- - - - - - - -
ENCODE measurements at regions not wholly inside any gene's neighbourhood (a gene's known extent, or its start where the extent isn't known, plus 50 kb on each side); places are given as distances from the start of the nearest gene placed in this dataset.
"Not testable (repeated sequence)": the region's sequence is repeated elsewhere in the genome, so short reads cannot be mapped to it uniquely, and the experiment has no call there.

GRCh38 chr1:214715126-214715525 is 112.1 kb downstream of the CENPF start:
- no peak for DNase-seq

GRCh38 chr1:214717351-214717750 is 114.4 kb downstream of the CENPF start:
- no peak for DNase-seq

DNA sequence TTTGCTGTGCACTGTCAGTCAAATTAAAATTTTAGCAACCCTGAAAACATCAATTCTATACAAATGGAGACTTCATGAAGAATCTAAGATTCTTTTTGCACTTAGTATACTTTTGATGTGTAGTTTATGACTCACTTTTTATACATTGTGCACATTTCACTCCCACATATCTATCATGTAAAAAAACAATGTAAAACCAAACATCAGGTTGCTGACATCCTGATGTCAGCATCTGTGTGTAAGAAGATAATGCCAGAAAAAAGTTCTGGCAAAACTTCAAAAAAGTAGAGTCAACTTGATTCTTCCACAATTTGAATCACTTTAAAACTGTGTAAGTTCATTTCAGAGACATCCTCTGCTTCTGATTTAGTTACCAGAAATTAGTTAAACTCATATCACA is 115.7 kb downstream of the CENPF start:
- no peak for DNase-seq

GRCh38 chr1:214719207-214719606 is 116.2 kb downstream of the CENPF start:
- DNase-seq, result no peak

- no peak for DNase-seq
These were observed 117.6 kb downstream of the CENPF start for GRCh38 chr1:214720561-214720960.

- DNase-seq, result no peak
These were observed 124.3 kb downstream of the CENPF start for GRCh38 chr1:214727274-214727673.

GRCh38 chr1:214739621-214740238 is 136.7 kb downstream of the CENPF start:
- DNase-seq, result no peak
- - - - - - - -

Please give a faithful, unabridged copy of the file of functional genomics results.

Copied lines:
ENCODE measurements at regions not wholly inside any gene's neighbourhood (a gene's known extent, or its start where the extent isn't known, plus 50 kb on each side); places are given as distances from the start of the nearest gene placed in this dataset.
"Not testable (repeated sequence)": the region's sequence is repeated elsewhere in the genome, so short reads cannot be mapped to it uniquely, and the experiment has no call there.

GRCh38 chr1:214715126-214715525 is 112.1 kb downstream of the CENPF start:
- no peak for DNase-seq

GRCh38 chr1:214717351-214717750 is 114.4 kb downstream of the CENPF start:
- no peak for DNase-seq

DNA sequence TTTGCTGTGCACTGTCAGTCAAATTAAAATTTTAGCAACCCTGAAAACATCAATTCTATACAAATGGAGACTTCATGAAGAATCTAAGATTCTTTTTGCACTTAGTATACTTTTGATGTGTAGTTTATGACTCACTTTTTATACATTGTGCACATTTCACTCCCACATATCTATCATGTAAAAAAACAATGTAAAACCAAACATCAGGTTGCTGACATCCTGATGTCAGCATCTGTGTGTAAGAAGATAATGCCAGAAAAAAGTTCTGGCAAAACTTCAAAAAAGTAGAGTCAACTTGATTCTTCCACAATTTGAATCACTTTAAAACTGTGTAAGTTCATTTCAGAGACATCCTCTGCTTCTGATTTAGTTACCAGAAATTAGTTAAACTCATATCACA is 115.7 kb downstream of the CENPF start:
- no peak for DNase-seq

GRCh38 chr1:214719207-214719606 is 116.2 kb downstream of the CENPF start:
- DNase-seq, result no peak

- no peak for DNase-seq
These were observed 117.6 kb downstream of the CENPF start for GRCh38 chr1:214720561-214720960.

- DNase-seq, result no peak
These were observed 124.3 kb downstream of the CENPF start for GRCh38 chr1:214727274-214727673.

GRCh38 chr1:214739621-214740238 is 136.7 kb downstream of the CENPF start:
- DNase-seq, result no peak